Editor’s note: This is part of a series of articles based on panels and presentations during Insurance Journal’s 2020 Insuring Cannabis Summit on Nov. 19.
One election takeaway beyond the fact that cannabis initiatives went five-for-five in November, is the possible snowball effect.
Phillip Skaggs, counsel for the American Association of Insurance Services, explained: “There’s a theory called the snowball or domino or ripple effect. Essentially, the theory goes that legalization in one state has influence on neighboring states, pushing them to legalize.”
Skaggs covered recent state legalization victories, as well as predictions as to what states may be next in line, and federal laws, during Insurance Journal’s 2020 Insuring Cannabis Summit on Nov. 19
Skaggs presentation was titled “Are the Election Results a Greenlight for Cannabis?”
Thirty-six states and the District of Columbia have now approved a medical cannabis program and in 15 of these states and the District of Columbia have also legalized recreational adult use.
Skaggs said “cannabis tourism” an illicit activity are among the effects of nearby states legalizing that will be felt by their neighbors.
“This has largely trickled to cannabis tourism, where citizens from one state take their money to the newly legalized neighboring state, getting that legalized state more revenue that could have been captured in the citizen’s home state,” Skaggs said. “And then they bring that, what is considered an illicit product back home, and this in turn leads to increased law enforcement efforts in the home state, as well as other expenses that would have been partially offset if the cannabis product had been bought and taxed that non-legalized home state. Most of this now, this is highly speculative, but there is some proof that elected officials do consider this to be a factor and that policy changes in one state or region can have a real influence on neighboring states.”
Arizona, a formerly red, and now a blue state, was where one of the more closely watched legalization initiatives was on the ballot.
“Voters there approved recreational cannabis, Proposition 207, with just under 60% in favor,” Skaggs said. “This is a big change from the narrow loss in 2016, which showed only 49% in favor. We’ve already heard some rumblings of opposition or estimated delays among conservative leadership in Arizona, but we can expect the state to start accepting licensure applications this January with a full regulatory framework introduced sometime within the first half of the year.”
Mississippi, definitely a red state, was another big win for legalization proponents.
“Mississippi voters approved Proposition 65 with just over 68% in favor,” Skaggs said. “There were some concerns going into the election that the ballot questions were intentionally confusing and would fail on that basis alone. The voters apparently figured it out and specifically rejected the legislature’s companion proposal for a more restrictive market. Voters overwhelmingly approved the less restrictive proposal with more definitive start dates, eligibility factors, the capped tax rate and no cap on the number of licenses that may be issued.”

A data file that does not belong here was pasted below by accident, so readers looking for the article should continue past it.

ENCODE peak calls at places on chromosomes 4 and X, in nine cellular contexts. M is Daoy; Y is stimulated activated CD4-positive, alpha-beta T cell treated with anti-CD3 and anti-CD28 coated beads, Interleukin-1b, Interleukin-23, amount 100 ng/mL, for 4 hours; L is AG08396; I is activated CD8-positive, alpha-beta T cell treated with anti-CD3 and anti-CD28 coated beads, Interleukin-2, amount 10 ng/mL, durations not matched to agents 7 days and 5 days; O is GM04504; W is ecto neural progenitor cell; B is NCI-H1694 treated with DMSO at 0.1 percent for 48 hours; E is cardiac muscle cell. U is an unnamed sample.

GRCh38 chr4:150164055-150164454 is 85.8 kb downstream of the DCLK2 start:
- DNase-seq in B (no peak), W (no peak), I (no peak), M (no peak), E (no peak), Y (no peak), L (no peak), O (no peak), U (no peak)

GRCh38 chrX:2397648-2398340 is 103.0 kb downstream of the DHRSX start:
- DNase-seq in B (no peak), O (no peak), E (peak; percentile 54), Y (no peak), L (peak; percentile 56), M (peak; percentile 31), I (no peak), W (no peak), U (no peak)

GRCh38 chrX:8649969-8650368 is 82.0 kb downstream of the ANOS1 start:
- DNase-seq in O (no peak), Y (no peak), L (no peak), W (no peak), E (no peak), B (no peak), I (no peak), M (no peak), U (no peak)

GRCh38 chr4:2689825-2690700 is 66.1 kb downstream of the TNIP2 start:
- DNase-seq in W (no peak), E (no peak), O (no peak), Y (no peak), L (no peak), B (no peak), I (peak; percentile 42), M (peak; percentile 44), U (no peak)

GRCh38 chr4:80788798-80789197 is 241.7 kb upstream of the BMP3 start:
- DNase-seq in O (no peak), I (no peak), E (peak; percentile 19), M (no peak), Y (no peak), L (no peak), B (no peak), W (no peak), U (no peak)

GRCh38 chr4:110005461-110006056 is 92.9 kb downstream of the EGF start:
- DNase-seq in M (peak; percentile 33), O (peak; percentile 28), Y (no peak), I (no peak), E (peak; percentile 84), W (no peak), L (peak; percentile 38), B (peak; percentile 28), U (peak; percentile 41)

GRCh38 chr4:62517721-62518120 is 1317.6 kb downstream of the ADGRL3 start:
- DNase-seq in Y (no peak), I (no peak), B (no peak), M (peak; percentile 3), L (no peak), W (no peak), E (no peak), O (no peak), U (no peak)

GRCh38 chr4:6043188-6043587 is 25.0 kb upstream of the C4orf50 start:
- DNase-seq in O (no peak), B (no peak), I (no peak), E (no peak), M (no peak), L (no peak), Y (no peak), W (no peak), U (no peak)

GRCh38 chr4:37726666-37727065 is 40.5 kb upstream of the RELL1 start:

Montana voters approved two initiatives to create a recreational market for consumers 21 and over. That move is expected to bring in $70 million or more in cannabis sales this year.
“It is believed that this development will also put additional pressure on neighboring non-legal states, Idaho and Wyoming,” Skaggs said.
New Jersey, where a victory for cannabis legalization wasn’t unexpected, saw an overwhelming number of voters give their thumbs up to cannabis.
“Probably the least unanticipated result was New Jersey where voters approved recreational use via public question number one with 67% support,” Skaggs said. “The law’s effective Jan. 1, but the full regulatory scheme and sales are not expected materialize until late into 2021.”
Success in New Jersey is notable for a few reasons. The nearly seven-in-10 voters who favored the initiative, and that New Jersey is now situated to have a profound snowball effect.
“First let’s talk about the Northeast and the Mid-Atlantic states where they’re considered ripe for an escalating snowball effect following legalization in New Jersey,” Skaggs said. “Governors in the region have publicly called for coordination and cooperation in pushing forward legalization. New York Governor Cuomo has said that he thinks the time is right, a sentiment echoed by New York City Mayor Bill de Blasio in a tweet congratulating New Jersey.”
Connecticut’s governor said that New Jersey legalization underscores the need to legalize in there, while in Rhode Island, the state Senate and House leadership have both expressed support for legalization. Pennsylvania Lieutenant Gov. Jeff Fetterman has asked state residents to publicly pressure their legislators on the issue, and Delaware plans to expand a medical program.
South Dakota did the whole zero to 100 mph thing.
“Last but certainly not least, South Dakotans approved two separate, but equally important measures,” Skaggs said. “First, it’s the first state in the history of the U.S. to go from nothing to everything, passing both medical and recreational ballot questions and as can be expected, going from nothing to everything is logistically more difficult and time consuming. The measure becomes law next July, but regulations are not expected to be in place until much later in the year.”
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